polar bear population threatened

Polar Bear Population is Threatened by Human Waste

In the Arctic, the polar bear population is threatened by human waste. According to the new research, polar bears struggle to find and hunt seals. To reprimand for the lack of seafood, they are following their nose and ravaging human waste instead. Like our brown and black bears, polar bears are coming into town to look for food.

In the Cambridge University findings, they present six case studies showing human waste’s negative effects on polar bears. According to the article, food-motivated bears will step into human-populated territories to get food. They now associate humans with food rewards, which leads to property damage, injury, and death. Death usually comes to the bears.

Right now, we can find polar bears feeding on piles of human trash. They are ingesting items such as plastic, metal, and other hazards that cause serious harm to their health. They either die or weaken their immune system by ingesting hazardous items full of chemicals. Things such as antifreeze attract bears, but when they consume it they die.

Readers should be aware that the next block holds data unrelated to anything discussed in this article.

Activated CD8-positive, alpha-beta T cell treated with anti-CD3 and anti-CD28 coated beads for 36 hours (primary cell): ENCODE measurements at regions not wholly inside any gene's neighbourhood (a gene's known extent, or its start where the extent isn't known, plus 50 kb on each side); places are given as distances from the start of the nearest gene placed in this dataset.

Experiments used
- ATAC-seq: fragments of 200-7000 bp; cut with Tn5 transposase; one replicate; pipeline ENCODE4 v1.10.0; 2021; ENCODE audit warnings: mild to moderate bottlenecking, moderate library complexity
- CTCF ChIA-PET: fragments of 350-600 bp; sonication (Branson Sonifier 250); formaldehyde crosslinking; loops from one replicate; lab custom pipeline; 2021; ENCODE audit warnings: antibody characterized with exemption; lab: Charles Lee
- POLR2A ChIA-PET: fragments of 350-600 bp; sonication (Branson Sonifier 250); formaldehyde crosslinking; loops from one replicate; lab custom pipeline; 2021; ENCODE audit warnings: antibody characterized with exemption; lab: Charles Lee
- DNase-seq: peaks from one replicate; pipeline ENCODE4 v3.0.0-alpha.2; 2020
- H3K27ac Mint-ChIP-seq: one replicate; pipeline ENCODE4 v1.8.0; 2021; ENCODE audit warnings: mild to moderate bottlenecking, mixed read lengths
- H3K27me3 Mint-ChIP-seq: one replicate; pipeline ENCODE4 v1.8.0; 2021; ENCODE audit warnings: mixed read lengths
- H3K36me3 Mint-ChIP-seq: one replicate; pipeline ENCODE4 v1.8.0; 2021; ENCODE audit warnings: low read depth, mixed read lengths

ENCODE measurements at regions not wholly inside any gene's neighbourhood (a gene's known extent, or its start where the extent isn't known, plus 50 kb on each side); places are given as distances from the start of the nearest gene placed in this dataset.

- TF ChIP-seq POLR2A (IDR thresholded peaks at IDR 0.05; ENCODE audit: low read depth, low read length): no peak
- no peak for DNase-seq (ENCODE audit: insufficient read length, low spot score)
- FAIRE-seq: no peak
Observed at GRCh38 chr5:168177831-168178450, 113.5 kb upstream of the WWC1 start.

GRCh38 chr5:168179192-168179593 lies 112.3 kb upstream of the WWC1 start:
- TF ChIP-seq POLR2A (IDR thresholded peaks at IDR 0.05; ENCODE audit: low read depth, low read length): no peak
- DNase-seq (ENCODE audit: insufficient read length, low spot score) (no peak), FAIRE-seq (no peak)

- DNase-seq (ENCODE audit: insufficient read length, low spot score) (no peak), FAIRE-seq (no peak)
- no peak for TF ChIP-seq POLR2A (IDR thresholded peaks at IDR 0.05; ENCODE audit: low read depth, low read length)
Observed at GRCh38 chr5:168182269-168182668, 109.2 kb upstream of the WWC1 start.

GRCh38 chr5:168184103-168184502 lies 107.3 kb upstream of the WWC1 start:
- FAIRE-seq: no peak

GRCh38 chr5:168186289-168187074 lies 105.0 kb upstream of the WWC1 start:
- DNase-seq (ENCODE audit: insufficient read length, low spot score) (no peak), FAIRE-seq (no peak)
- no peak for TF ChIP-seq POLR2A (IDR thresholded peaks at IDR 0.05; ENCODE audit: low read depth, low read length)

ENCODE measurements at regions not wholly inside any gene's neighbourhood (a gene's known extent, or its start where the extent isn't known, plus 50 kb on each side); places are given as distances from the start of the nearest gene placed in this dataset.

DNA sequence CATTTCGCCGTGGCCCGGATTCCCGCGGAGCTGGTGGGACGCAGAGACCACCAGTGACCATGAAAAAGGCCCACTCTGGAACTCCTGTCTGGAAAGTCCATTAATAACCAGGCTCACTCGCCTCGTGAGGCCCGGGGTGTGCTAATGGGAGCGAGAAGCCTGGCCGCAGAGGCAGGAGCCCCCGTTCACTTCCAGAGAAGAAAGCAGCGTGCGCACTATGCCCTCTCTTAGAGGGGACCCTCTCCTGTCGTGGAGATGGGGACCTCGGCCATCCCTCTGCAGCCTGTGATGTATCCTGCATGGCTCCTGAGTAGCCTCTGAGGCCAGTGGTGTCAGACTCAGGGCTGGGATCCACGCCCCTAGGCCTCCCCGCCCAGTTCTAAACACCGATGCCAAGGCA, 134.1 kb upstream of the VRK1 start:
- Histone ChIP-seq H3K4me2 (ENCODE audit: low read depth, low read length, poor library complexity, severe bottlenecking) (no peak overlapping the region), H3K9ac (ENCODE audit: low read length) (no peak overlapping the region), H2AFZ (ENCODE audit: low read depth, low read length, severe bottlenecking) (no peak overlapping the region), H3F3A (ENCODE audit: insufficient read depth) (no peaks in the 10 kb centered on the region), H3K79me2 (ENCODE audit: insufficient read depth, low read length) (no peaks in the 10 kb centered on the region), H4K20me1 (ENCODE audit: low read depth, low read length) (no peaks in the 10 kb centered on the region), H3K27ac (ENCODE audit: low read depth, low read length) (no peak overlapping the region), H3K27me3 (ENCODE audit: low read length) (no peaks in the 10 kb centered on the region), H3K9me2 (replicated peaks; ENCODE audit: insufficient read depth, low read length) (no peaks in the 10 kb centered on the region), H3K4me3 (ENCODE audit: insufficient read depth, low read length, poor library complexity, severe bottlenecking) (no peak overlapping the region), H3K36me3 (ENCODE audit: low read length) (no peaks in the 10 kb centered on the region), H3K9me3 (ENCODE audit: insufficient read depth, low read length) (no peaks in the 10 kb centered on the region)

Polar Bear Food Struggle

Over the past three decades, the ice in the Arctic has decreased by 40%. The lack of sea ice makes it difficult for bears to hunt for their favorite food, seals. Bears rely on the ice to stay on land and hunt for seals as they peek out to breathe air. While bears are good swimmers, they can’t chase a fleeing seal as fast in the sea as they can on land. Once the thinning ice melts fully, it will cause polar bears to look for food further ashore.

Russia, Alaska, Canada and Greenland aurroun the Arctic. These communities around the Arctic are indigenous hunters, gatherers, and city dwellers. The population has risen to four million, leading to plenty of human waste for polar bears. While there are various solutions to this problem, they all require federal funding and money the communities do not have.

First, there needs to be more documenting to find a solution for the bears and communities. By documenting the bear encounters communities can each make their own bear-proof plans. Humans need to find a better solution for dumping waste, storing their food, and not leave hunting carcasses outside. Not too far ago, Yellowstone Park used to have an issue with their human-bear interaction as well. Over the years, they have managed to go from over a thousand incidents to only twenty or so yearly bear-human interactions. As the population in Arctic grows and takes over the bear-populated land, the communities will need to find better ways to live with neighboring polar bears.

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